Social and Political Philosophy: A Contemporary Introduction

By John Christman | Go to book overview

CHAPTER 1

Introduction
• The liberal democratic paradigm
• Preliminaries I:Method
• Preliminaries II:Moral theory and political philosophy
• Structure of the book
• Chapter summary
• Notes on further reading

This is an exciting time to be studying political philosophy. Critical discussions in political theory have raised deep and perplexing questions about the nature of philosophical inquiry generally: what role should ‘reason’ play in our abstract reflections; is ‘objective’ theorizing from a detached and neutral perspective really possible, or is this always a front for surreptitiously biased and ultimately self-serving thought; is thinking ultimately political?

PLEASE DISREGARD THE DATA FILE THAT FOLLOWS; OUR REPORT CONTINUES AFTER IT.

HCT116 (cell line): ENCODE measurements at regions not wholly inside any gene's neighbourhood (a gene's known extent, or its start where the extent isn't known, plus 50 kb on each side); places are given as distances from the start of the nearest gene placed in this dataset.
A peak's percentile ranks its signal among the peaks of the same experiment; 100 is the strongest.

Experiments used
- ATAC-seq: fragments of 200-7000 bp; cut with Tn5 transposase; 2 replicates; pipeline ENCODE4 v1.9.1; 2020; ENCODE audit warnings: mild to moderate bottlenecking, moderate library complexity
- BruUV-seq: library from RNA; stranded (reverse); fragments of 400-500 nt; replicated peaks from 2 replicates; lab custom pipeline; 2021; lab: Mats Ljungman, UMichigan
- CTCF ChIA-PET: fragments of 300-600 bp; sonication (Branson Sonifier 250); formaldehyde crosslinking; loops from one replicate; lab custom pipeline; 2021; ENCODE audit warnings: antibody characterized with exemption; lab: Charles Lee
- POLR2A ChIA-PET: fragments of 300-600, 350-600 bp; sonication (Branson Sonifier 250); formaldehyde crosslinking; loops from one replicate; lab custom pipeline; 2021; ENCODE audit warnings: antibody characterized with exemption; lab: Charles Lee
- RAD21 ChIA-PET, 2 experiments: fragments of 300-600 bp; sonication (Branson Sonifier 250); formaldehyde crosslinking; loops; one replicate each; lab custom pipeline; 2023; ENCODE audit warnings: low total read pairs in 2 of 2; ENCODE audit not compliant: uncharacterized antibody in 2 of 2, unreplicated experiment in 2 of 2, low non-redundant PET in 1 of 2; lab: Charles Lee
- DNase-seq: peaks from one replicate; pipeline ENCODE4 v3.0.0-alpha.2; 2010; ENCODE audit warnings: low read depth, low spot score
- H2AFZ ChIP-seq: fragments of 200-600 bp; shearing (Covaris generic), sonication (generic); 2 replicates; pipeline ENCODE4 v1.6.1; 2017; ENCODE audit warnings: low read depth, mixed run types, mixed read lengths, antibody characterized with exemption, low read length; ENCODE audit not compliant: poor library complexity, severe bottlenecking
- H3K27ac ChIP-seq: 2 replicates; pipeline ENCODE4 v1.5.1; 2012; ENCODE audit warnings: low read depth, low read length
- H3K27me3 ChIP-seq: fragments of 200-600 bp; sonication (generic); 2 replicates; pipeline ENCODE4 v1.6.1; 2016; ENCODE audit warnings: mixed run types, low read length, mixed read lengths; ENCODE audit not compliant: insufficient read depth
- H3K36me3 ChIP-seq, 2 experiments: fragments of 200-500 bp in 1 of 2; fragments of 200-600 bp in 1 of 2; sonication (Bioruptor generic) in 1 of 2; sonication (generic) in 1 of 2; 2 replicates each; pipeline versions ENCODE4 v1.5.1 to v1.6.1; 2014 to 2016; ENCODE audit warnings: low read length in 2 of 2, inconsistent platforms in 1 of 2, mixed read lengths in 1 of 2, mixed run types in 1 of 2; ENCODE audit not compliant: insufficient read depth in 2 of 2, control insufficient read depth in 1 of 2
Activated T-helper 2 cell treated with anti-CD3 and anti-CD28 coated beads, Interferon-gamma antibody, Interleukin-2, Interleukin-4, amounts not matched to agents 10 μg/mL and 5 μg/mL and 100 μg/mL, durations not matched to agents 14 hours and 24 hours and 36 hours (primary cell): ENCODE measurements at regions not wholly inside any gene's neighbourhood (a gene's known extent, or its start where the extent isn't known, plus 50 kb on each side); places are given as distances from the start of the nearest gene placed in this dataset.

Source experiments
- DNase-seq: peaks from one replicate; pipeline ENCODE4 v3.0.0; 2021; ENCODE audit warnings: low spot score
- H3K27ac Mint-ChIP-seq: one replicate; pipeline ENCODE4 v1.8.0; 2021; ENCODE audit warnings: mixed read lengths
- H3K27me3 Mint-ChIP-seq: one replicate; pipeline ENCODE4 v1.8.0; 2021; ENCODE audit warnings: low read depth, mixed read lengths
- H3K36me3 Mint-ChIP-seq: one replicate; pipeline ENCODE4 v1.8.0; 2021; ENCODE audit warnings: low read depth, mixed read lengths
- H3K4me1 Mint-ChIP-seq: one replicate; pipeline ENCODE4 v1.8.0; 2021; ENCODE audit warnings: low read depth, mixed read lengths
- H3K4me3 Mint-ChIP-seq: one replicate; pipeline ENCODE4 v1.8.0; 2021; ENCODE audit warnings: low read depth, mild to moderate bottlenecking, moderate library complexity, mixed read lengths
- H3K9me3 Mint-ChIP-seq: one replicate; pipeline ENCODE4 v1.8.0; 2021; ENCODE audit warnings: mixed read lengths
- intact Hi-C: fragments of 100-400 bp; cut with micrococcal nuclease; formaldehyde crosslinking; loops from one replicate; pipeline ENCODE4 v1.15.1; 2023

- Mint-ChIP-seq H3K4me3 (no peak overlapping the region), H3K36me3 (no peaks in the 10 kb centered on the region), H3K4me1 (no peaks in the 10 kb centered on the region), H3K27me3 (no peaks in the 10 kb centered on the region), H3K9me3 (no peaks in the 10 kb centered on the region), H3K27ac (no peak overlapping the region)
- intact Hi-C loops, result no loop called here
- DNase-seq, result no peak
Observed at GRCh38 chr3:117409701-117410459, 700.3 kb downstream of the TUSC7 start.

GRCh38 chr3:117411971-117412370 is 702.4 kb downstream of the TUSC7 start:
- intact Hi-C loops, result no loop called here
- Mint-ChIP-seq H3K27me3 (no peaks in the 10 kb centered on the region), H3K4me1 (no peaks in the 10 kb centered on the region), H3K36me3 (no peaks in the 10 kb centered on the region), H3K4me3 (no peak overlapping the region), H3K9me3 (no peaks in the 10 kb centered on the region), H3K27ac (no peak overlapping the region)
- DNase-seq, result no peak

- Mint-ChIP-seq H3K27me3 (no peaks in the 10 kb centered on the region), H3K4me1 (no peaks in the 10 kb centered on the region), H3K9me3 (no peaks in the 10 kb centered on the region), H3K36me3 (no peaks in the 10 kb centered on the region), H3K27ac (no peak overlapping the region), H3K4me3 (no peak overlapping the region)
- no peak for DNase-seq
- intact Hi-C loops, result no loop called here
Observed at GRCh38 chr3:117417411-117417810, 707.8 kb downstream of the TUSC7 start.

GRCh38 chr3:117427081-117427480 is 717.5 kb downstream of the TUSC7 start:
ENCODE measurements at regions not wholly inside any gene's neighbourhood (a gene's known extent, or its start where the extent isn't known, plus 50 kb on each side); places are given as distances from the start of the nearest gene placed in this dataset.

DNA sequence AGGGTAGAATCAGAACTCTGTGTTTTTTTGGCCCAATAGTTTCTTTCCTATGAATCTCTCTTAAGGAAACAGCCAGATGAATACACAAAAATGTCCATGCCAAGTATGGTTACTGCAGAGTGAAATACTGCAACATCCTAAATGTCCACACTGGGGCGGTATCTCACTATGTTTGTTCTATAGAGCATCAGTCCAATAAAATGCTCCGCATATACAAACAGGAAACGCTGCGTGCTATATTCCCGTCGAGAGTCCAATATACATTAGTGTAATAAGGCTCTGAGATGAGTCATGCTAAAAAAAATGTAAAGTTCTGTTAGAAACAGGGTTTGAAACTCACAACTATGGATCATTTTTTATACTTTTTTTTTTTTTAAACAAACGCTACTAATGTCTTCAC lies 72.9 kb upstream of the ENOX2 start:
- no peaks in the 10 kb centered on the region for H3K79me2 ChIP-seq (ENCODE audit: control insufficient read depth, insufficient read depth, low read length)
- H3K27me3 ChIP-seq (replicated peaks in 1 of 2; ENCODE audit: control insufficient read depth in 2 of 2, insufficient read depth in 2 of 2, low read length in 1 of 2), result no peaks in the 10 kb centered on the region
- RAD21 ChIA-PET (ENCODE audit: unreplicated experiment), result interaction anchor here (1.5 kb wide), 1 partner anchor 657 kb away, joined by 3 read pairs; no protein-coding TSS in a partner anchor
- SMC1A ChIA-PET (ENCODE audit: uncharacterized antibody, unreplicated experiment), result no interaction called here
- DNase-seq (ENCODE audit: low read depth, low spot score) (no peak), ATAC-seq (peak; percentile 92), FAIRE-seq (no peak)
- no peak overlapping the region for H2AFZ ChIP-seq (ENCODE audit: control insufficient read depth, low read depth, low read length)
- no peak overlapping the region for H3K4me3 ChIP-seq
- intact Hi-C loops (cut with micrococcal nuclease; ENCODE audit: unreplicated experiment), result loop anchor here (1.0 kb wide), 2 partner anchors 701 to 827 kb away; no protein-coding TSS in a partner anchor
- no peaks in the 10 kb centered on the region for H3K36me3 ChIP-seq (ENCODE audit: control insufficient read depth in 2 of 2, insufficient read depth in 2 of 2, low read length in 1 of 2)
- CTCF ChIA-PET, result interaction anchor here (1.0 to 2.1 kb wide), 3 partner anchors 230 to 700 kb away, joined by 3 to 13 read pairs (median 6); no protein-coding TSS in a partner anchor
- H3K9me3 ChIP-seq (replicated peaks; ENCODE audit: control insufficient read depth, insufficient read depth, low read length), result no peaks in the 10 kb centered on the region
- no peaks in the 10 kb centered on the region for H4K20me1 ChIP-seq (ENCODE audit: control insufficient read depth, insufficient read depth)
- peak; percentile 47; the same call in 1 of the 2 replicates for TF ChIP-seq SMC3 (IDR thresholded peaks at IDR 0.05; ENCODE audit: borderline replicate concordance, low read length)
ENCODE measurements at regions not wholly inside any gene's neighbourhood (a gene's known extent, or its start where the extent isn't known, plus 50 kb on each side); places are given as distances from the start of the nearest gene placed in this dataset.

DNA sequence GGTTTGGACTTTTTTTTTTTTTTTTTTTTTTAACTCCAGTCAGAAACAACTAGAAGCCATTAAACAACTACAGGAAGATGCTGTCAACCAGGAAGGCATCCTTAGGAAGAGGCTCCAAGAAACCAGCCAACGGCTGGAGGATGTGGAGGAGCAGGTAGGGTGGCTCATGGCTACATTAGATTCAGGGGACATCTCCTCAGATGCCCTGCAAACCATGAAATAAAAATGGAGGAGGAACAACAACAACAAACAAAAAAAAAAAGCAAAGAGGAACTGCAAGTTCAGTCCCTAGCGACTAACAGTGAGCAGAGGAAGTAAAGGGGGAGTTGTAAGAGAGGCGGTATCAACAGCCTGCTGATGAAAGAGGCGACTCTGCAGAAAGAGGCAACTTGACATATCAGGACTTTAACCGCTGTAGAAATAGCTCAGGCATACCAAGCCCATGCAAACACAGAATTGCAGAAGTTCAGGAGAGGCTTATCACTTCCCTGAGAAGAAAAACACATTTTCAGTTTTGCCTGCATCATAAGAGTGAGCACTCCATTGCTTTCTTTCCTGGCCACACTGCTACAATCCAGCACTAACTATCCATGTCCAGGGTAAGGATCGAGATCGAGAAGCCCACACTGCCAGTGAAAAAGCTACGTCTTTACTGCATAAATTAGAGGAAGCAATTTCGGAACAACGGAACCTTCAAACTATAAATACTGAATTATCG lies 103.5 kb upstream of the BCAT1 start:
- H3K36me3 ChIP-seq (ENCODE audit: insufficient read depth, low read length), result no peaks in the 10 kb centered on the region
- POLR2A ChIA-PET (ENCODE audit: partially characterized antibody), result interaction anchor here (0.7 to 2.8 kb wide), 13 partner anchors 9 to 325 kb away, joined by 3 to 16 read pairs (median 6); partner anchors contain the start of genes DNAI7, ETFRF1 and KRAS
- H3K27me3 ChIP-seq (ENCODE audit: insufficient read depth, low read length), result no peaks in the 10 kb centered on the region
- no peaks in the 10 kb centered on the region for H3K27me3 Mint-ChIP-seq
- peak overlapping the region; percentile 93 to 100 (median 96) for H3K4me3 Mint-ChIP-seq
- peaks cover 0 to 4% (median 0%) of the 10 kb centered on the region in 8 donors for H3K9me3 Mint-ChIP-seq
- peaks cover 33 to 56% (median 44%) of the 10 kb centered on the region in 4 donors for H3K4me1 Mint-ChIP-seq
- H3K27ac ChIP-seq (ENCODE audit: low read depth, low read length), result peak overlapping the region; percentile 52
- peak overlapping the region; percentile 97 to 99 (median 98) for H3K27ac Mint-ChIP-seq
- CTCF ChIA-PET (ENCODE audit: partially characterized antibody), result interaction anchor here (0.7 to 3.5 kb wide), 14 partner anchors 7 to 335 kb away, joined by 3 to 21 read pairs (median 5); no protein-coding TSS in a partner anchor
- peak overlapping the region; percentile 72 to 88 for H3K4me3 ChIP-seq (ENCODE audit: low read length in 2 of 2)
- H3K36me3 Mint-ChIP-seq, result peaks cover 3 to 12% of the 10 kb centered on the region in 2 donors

Also, events in the world have profoundly reshaped the ideological terrain within which political theorizing is taking place. Debate about political principles outside of philosophy for a long time played out a clash between socialism and capitalism, framed (oversimply) as a conflict between valuing (economic) equality and valuing (political) liberty. However, in the current landscape, especially since the fall of the Soviet Union, the model of a constitutional democracy with regulated but competitive economic markets has come to predominate political understanding in most parts of the world, including most former Communist regimes. But this does not mean that such a framework is therefore acceptable uncritically - quite the opposite - for what political philosophy has now focused on are the fundamental evaluative presuppositions of that framework, and the perhaps controversial principles about individual citizens, social life, and sources of value that such a model presupposes. When examined at that level, liberal democracy faces

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